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Mad money, made in India

A box with Rs 45 lakh in soiled notes has gone missing from Shalimar station prompting the CID to probe the whodunnit that has similarities with 2008 Hollywood comedy-crime flick Mad Money, in which three Federal Reserve employees pilfered millions of dollars in soiled notes meant to be shredded.

The CID team, led by deputy inspector-general Shankar Chakraborty, started the investigation on September 6, four days after Central Bank lodged a complaint after an unscheduled check revealed that one of the 180 boxes kept in a container bogey at Shalimar station in Howrah had vanished.

Of the 180 boxes, 110 came from Central Bank’s Red Cross Society branch and 40 from its Burrabazar branch. The rest were from Indian Bank.

“We have started an investigation and are exploring insider involvement. The missing box had come from Central Bank’s Red Cross Society branch,” said a CID officer.

The bogey — with Rs 81 crore in soiled notes — was to be attached to the Kurla Express on September 2 and taken to Mumbai. Soiled notes from across the country are taken to the Mumbai headquarters of the Reserve Bank of India.

In the Callie Khouri-directed Hollywood film, Queen Latifah, Diane Keaton and Katie Holmes, all employees of Federal Reserve (the apex bank in the US), were involved in pilfering soiled notes. They, however, got away for want of evidence.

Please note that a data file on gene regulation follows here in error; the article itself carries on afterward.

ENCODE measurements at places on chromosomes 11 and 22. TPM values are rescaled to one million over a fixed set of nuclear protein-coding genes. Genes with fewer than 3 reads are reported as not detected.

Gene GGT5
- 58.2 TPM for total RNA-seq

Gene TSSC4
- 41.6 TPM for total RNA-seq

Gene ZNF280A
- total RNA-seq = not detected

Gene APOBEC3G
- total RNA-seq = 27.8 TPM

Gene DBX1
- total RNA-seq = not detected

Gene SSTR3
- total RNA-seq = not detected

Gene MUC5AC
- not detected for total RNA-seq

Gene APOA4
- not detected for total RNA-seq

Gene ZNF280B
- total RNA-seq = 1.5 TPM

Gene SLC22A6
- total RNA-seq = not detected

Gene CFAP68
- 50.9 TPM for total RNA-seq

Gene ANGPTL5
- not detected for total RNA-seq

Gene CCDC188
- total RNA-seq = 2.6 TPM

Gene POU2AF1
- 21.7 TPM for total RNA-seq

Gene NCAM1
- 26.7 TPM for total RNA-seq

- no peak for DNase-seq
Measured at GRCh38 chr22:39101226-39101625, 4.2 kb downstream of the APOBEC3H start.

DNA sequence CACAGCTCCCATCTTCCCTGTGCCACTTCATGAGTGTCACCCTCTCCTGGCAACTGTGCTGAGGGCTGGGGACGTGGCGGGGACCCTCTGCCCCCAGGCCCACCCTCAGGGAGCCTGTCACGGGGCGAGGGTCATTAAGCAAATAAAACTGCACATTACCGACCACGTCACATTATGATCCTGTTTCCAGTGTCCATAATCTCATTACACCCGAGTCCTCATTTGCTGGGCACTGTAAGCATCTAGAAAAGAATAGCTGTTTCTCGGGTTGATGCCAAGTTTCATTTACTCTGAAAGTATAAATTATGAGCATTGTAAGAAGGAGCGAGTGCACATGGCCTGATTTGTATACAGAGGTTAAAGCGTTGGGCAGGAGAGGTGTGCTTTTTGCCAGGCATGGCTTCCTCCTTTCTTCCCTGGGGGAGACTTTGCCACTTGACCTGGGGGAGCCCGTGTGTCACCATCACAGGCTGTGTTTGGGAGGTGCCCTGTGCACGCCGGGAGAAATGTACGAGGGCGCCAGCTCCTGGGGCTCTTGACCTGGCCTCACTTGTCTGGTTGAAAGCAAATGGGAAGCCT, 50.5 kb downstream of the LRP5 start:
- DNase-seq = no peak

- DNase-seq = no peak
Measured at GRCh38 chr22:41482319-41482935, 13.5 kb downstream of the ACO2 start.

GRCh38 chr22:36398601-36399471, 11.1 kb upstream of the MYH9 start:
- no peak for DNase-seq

The RBI, in accordance with its clean banknote policy implemented a decade ago, destroys notes that are in a “very bad” state and reissues the ones that are in a “bad” state.

Though soiled notes discarded by banks are sucked out from circulation by the apex bank, they have a steady market. “There are operators who take soiled notes from ordinary people and pay them a discounted value. The notes can be exchanged from RBI counters,” said an officer.

The agents dealing in soiled notes can be found outside the RBI office in the BBD Bag area and other pockets in the central business district.

“The matter (of missing box) has been reported to us. We have received the rest of the consignment and are expecting a report from Central Bank,” RBI spokesperson Alpana Kilawala said from Mumbai.

She also added that tracking down the notes by checking their numbers would not be possible as thousands of notes from thousands of series could have been involved.

“We will question each of the 14 armed cops who were guarding the boxes at the station,” said a CID officer.